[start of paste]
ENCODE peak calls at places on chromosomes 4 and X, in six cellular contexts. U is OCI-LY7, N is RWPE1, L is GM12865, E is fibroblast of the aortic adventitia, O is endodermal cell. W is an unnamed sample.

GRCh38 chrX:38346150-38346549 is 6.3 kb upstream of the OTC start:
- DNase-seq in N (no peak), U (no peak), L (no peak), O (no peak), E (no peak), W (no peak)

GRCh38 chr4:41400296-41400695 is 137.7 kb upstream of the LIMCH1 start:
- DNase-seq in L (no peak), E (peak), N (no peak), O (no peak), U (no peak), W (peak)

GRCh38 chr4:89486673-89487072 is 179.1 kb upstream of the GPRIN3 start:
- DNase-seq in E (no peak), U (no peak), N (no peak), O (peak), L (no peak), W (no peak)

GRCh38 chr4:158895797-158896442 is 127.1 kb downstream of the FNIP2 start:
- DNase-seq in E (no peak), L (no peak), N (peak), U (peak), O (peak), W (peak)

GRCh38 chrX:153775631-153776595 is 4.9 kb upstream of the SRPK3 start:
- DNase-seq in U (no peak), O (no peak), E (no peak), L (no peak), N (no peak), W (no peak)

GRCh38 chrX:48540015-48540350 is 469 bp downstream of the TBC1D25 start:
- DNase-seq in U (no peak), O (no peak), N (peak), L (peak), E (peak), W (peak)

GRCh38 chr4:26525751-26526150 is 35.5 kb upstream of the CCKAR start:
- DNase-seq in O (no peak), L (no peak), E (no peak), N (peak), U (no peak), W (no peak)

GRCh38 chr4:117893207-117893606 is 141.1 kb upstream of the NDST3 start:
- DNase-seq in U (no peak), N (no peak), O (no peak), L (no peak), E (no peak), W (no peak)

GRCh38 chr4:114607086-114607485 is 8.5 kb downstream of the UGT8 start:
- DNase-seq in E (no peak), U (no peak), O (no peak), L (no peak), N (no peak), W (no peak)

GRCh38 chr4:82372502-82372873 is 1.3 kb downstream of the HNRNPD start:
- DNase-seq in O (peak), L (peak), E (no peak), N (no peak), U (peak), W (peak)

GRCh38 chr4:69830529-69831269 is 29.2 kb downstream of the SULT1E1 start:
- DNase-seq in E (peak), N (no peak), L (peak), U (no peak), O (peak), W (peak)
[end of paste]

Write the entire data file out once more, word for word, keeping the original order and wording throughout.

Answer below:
ENCODE peak calls at places on chromosomes 4 and X, in six cellular contexts. U is OCI-LY7, N is RWPE1, L is GM12865, E is fibroblast of the aortic adventitia, O is endodermal cell. W is an unnamed sample.

GRCh38 chrX:38346150-38346549 is 6.3 kb upstream of the OTC start:
- DNase-seq in N (no peak), U (no peak), L (no peak), O (no peak), E (no peak), W (no peak)

GRCh38 chr4:41400296-41400695 is 137.7 kb upstream of the LIMCH1 start:
- DNase-seq in L (no peak), E (peak), N (no peak), O (no peak), U (no peak), W (peak)

GRCh38 chr4:89486673-89487072 is 179.1 kb upstream of the GPRIN3 start:
- DNase-seq in E (no peak), U (no peak), N (no peak), O (peak), L (no peak), W (no peak)

GRCh38 chr4:158895797-158896442 is 127.1 kb downstream of the FNIP2 start:
- DNase-seq in E (no peak), L (no peak), N (peak), U (peak), O (peak), W (peak)

GRCh38 chrX:153775631-153776595 is 4.9 kb upstream of the SRPK3 start:
- DNase-seq in U (no peak), O (no peak), E (no peak), L (no peak), N (no peak), W (no peak)

GRCh38 chrX:48540015-48540350 is 469 bp downstream of the TBC1D25 start:
- DNase-seq in U (no peak), O (no peak), N (peak), L (peak), E (peak), W (peak)

GRCh38 chr4:26525751-26526150 is 35.5 kb upstream of the CCKAR start:
- DNase-seq in O (no peak), L (no peak), E (no peak), N (peak), U (no peak), W (no peak)

GRCh38 chr4:117893207-117893606 is 141.1 kb upstream of the NDST3 start:
- DNase-seq in U (no peak), N (no peak), O (no peak), L (no peak), E (no peak), W (no peak)

GRCh38 chr4:114607086-114607485 is 8.5 kb downstream of the UGT8 start:
- DNase-seq in E (no peak), U (no peak), O (no peak), L (no peak), N (no peak), W (no peak)

GRCh38 chr4:82372502-82372873 is 1.3 kb downstream of the HNRNPD start:
- DNase-seq in O (peak), L (peak), E (no peak), N (no peak), U (peak), W (peak)

GRCh38 chr4:69830529-69831269 is 29.2 kb downstream of the SULT1E1 start:
- DNase-seq in E (peak), N (no peak), L (peak), U (no peak), O (peak), W (peak)